I’ll let y’all know about the new walking tour when I’ve got it all set up. Going to be a good one, that. Bring a camera.


“follow” me on Twitter- @newtownpentacle


Buy a book!

In the Shadows at Newtown Creek,” an 88 page softcover 8.5×11 magazine format photo book by Mitch Waxman, is now on sale at blurb.com for $30.

torturing appliances

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Why are you people always sleeping.

– photo by Mitch Waxman

Sometimes, a humble narrator suffers from insomnia, so what’s a man to do but pack up the camera and wander around the streets in the middle of the night until he’s tired enough to fall asleep? Recently, one left the house at 4 a.m. on a Monday morning. It was the first time in a couple of months that I was carrying the “whole magilla” with me, as in the largish knapsack filled with camera lenses and all the other junk which one likes to have available when out and about. For the last couple of months, due to the broken toe you’re all so sick of hearing about, I’ve been traveling as light as possible. Now that the medically advised “take it easy” period is over, one is rattling the bars of his cage and is ready to go.

Funny thing is that I barely used all the crap I had with me, but I knew that when leaving the house. Wanted to see how my foot reacted to carrying the extra load on my back, and also start the process of getting back some muscle tone.

– photo by Mitch Waxman

My eventual destination was the BH camera shop on 34th street, so by leaving five hours earlier than they open, even the MTA wouldn’t be able to hamper my progress. One shlepped down Broadway through the urine and vomit puddles (the bars had just closed) towards the Astoria line tracks in expectation of riding an N or W into Manhattan, but while waiting for my chariot to arrive, I was puzzled at the presence of a J train sitting – seemingly abandoned – on the center track. I know, the J line icon in the shot above is all glowed out and unreadable. It was a J, here’s another shot of it which I executed in a different fashion.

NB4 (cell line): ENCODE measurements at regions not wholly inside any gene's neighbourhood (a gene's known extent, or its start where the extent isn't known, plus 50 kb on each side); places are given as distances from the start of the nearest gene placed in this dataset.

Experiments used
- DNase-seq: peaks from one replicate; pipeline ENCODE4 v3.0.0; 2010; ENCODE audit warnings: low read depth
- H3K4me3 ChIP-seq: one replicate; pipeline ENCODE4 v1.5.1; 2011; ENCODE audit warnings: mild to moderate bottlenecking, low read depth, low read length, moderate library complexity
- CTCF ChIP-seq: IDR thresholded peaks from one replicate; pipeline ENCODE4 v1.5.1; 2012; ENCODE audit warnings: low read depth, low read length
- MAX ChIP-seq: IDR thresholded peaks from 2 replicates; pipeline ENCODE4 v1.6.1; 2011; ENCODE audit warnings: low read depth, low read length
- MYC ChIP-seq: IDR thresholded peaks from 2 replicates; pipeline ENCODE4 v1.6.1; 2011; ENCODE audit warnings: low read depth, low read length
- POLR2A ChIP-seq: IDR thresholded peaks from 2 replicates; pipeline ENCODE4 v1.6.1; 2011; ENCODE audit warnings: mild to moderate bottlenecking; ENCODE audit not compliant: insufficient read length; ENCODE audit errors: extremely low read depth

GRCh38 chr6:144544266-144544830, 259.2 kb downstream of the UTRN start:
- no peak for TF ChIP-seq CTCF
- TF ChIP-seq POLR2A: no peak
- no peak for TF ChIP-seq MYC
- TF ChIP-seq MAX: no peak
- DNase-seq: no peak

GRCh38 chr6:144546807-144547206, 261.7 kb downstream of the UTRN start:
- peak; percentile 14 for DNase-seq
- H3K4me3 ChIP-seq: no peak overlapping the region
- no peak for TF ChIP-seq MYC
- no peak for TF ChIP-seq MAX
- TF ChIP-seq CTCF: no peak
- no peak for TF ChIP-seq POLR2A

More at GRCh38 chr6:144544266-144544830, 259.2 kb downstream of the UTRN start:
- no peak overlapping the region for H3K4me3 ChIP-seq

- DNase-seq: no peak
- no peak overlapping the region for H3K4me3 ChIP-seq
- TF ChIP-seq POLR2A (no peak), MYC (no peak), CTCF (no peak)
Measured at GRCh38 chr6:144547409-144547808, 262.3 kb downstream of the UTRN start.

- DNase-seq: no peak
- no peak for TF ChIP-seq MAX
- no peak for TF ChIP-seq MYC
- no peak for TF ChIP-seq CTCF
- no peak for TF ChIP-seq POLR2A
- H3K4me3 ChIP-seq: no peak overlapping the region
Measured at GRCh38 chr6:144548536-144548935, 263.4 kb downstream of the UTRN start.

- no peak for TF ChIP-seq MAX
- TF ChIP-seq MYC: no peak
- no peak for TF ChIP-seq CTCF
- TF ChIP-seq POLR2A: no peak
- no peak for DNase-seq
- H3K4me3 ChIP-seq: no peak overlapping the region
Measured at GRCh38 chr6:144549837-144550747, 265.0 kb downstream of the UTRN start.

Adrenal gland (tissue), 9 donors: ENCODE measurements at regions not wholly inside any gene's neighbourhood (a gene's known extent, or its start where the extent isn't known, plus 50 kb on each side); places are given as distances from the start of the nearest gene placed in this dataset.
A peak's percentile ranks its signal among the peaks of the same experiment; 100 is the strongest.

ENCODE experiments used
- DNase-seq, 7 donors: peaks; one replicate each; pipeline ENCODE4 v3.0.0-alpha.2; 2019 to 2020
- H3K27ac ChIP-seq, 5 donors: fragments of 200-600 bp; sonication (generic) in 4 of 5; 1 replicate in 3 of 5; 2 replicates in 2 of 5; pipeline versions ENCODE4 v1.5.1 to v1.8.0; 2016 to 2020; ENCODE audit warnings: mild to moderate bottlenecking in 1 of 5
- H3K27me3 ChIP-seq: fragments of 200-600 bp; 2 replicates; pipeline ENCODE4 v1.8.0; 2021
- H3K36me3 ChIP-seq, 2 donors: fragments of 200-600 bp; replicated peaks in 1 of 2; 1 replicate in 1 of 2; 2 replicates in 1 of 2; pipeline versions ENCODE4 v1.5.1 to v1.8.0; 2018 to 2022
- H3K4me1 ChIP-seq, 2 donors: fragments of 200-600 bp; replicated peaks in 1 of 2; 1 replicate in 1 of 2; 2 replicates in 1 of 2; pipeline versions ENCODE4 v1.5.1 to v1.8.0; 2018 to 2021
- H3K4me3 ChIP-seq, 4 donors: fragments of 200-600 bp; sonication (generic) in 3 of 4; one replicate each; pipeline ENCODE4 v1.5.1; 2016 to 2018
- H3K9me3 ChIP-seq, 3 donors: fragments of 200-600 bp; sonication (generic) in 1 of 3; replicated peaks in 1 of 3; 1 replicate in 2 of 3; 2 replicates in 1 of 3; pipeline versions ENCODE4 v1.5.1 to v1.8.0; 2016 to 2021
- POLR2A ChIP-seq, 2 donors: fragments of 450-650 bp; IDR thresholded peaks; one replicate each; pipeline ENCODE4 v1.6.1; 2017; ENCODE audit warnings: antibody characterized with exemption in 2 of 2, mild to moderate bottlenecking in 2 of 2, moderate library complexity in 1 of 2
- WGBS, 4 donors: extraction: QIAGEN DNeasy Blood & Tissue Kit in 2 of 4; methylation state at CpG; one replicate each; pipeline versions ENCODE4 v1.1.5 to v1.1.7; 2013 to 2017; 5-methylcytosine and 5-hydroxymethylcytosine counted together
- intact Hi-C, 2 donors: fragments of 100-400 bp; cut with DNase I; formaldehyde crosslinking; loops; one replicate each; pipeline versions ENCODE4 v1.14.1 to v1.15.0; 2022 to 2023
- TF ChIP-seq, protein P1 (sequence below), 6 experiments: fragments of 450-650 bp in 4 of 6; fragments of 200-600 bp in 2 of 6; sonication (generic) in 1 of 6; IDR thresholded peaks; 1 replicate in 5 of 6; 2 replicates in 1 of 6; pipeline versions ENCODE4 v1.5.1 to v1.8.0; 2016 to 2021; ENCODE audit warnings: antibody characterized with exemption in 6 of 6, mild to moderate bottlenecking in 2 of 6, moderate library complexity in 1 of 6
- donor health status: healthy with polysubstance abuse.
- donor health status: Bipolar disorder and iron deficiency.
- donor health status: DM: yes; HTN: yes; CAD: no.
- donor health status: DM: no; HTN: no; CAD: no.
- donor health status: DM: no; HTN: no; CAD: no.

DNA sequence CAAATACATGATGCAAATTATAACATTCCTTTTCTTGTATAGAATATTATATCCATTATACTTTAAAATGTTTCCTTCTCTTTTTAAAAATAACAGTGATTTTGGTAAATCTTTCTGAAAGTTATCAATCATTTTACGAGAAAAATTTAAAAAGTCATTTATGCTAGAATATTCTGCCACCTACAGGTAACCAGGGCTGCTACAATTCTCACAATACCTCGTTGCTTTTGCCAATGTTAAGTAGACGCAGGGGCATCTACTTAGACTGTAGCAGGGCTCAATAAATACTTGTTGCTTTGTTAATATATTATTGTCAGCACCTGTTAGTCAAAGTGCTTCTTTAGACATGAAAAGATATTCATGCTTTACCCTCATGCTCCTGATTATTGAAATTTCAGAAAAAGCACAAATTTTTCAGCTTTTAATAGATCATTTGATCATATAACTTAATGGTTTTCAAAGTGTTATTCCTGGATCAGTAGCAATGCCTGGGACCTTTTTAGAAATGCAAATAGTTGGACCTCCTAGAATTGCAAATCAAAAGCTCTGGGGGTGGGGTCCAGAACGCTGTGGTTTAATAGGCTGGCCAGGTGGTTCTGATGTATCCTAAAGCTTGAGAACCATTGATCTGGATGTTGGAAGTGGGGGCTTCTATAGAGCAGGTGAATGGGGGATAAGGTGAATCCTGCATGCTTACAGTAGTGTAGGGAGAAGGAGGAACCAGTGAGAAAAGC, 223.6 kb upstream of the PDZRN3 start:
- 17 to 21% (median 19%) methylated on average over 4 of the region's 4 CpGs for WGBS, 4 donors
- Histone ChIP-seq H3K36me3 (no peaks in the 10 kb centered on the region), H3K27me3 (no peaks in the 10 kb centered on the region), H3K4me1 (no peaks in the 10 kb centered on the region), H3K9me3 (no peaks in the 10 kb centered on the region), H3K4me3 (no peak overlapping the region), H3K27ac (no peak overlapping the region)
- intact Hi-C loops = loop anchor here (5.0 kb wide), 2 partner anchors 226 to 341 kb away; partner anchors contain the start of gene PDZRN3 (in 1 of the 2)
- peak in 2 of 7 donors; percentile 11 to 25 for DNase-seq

Most of the people I saw waiting at the station seemed to be construction workers and people wearing security guard uniforms, which answers the question about who is taking the Subway from Astoria into the city in the wee hours. Them, and a wandering mendicant with a camera.

– photo by Mitch Waxman

I transferred at Queensboro Plaza to the 7, which was just entering the station as I debarked the N. That’s the first missed shot of the night, and there were a few. One can not explain the logic behind a certain thought process, but sometimes a “little bird” starts singing to me about either not lingering someplace or just coming back another time. Call it “Spidey Sense” but… something was just telling me to go and not wait for the next 7. Over the years I’ve learned to listen to that voice in my head, and ignore the other ones. I actually didn’t have my headphones stuck in my ears all night, due to my desire to maintain “situational awareness” while shooting. Also, I had Rush’s “Tom Sawyer” playing in my head. A little paranoia is a good thing, in the dark of night. So’s a little Rush “ear worm,” every now and then.